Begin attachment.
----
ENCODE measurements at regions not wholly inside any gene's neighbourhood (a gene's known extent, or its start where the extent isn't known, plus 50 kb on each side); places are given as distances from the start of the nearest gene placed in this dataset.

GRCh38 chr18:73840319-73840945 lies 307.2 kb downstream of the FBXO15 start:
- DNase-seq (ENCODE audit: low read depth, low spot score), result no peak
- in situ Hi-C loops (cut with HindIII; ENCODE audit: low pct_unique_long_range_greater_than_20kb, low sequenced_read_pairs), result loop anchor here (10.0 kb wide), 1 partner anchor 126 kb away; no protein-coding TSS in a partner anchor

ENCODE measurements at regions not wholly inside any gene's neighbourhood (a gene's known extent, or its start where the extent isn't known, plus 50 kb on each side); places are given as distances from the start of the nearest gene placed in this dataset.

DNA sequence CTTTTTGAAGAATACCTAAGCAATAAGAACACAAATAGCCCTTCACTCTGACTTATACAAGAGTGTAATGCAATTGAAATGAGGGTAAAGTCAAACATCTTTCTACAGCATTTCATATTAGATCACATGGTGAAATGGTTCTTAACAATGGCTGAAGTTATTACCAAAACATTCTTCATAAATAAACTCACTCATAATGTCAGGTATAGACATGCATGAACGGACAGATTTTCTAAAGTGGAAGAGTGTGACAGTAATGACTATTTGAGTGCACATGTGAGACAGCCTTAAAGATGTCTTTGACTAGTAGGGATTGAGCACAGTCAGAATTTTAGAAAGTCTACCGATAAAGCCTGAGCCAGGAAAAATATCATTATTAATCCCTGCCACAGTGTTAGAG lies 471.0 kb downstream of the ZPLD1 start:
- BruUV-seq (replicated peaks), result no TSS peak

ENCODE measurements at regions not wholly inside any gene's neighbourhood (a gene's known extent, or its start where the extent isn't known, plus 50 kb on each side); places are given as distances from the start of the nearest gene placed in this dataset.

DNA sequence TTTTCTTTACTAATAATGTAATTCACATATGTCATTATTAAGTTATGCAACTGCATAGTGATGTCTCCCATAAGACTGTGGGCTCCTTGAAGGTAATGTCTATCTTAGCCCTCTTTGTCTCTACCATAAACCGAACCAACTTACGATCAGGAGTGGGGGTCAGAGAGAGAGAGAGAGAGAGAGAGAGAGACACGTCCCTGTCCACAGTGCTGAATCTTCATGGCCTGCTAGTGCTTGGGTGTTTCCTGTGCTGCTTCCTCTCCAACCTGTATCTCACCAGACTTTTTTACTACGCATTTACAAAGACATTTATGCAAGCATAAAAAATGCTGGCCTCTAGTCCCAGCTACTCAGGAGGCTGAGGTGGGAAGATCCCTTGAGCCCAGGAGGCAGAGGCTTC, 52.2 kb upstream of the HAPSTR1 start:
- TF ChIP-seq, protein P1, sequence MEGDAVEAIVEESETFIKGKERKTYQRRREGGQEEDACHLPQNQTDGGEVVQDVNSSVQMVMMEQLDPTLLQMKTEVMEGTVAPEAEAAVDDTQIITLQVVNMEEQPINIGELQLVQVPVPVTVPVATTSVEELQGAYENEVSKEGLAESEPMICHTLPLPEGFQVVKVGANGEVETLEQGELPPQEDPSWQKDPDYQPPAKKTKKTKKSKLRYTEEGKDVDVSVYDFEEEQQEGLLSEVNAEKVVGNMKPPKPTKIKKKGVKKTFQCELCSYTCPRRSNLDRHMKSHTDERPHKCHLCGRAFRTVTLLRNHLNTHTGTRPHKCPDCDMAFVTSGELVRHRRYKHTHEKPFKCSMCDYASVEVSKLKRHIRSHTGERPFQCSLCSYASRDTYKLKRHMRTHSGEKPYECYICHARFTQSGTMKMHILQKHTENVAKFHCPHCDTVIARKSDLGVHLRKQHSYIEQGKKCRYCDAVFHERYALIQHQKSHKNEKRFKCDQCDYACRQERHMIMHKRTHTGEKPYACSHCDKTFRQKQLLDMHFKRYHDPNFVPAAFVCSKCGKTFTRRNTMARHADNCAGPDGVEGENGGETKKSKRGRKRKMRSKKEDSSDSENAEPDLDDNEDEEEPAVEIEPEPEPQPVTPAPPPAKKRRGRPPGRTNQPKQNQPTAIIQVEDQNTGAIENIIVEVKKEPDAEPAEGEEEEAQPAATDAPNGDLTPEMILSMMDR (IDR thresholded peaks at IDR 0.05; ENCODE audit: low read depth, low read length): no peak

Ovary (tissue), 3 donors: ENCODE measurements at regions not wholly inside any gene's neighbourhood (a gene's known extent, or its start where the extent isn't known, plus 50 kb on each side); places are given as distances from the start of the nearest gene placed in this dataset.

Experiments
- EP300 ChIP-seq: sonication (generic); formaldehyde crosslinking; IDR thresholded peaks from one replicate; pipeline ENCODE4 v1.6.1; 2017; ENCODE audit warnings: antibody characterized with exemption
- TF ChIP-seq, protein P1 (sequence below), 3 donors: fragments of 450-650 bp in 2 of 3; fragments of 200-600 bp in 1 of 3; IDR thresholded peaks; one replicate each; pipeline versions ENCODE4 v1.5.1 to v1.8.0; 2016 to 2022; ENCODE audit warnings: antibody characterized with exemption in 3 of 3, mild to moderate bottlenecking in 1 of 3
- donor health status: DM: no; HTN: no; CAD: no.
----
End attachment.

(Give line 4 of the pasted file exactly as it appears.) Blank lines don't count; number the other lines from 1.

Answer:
- in situ Hi-C loops (cut with HindIII; ENCODE audit: low pct_unique_long_range_greater_than_20kb, low sequenced_read_pairs), result loop anchor here (10.0 kb wide), 1 partner anchor 126 kb away; no protein-coding TSS in a partner anchor